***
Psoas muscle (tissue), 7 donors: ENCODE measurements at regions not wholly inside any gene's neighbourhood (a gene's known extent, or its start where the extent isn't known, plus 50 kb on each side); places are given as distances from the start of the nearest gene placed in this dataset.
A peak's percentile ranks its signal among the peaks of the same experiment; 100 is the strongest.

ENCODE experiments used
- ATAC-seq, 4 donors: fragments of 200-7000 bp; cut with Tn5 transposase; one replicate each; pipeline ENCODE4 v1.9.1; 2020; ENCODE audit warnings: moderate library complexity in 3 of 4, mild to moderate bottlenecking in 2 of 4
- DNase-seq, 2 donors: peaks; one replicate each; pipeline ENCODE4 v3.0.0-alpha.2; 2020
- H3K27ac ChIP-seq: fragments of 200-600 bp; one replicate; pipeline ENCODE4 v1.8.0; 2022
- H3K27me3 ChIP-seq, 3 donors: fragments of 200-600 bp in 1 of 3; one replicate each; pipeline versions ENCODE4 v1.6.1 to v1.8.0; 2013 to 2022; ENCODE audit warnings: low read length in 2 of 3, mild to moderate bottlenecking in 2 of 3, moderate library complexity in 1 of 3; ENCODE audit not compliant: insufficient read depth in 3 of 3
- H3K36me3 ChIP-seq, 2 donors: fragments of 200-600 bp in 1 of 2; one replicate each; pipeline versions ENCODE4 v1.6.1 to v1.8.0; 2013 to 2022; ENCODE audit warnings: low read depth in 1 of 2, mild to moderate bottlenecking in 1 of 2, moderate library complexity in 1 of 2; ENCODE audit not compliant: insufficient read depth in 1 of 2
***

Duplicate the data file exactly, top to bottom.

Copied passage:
Psoas muscle (tissue), 7 donors: ENCODE measurements at regions not wholly inside any gene's neighbourhood (a gene's known extent, or its start where the extent isn't known, plus 50 kb on each side); places are given as distances from the start of the nearest gene placed in this dataset.
A peak's percentile ranks its signal among the peaks of the same experiment; 100 is the strongest.

ENCODE experiments used
- ATAC-seq, 4 donors: fragments of 200-7000 bp; cut with Tn5 transposase; one replicate each; pipeline ENCODE4 v1.9.1; 2020; ENCODE audit warnings: moderate library complexity in 3 of 4, mild to moderate bottlenecking in 2 of 4
- DNase-seq, 2 donors: peaks; one replicate each; pipeline ENCODE4 v3.0.0-alpha.2; 2020
- H3K27ac ChIP-seq: fragments of 200-600 bp; one replicate; pipeline ENCODE4 v1.8.0; 2022
- H3K27me3 ChIP-seq, 3 donors: fragments of 200-600 bp in 1 of 3; one replicate each; pipeline versions ENCODE4 v1.6.1 to v1.8.0; 2013 to 2022; ENCODE audit warnings: low read length in 2 of 3, mild to moderate bottlenecking in 2 of 3, moderate library complexity in 1 of 3; ENCODE audit not compliant: insufficient read depth in 3 of 3
- H3K36me3 ChIP-seq, 2 donors: fragments of 200-600 bp in 1 of 2; one replicate each; pipeline versions ENCODE4 v1.6.1 to v1.8.0; 2013 to 2022; ENCODE audit warnings: low read depth in 1 of 2, mild to moderate bottlenecking in 1 of 2, moderate library complexity in 1 of 2; ENCODE audit not compliant: insufficient read depth in 1 of 2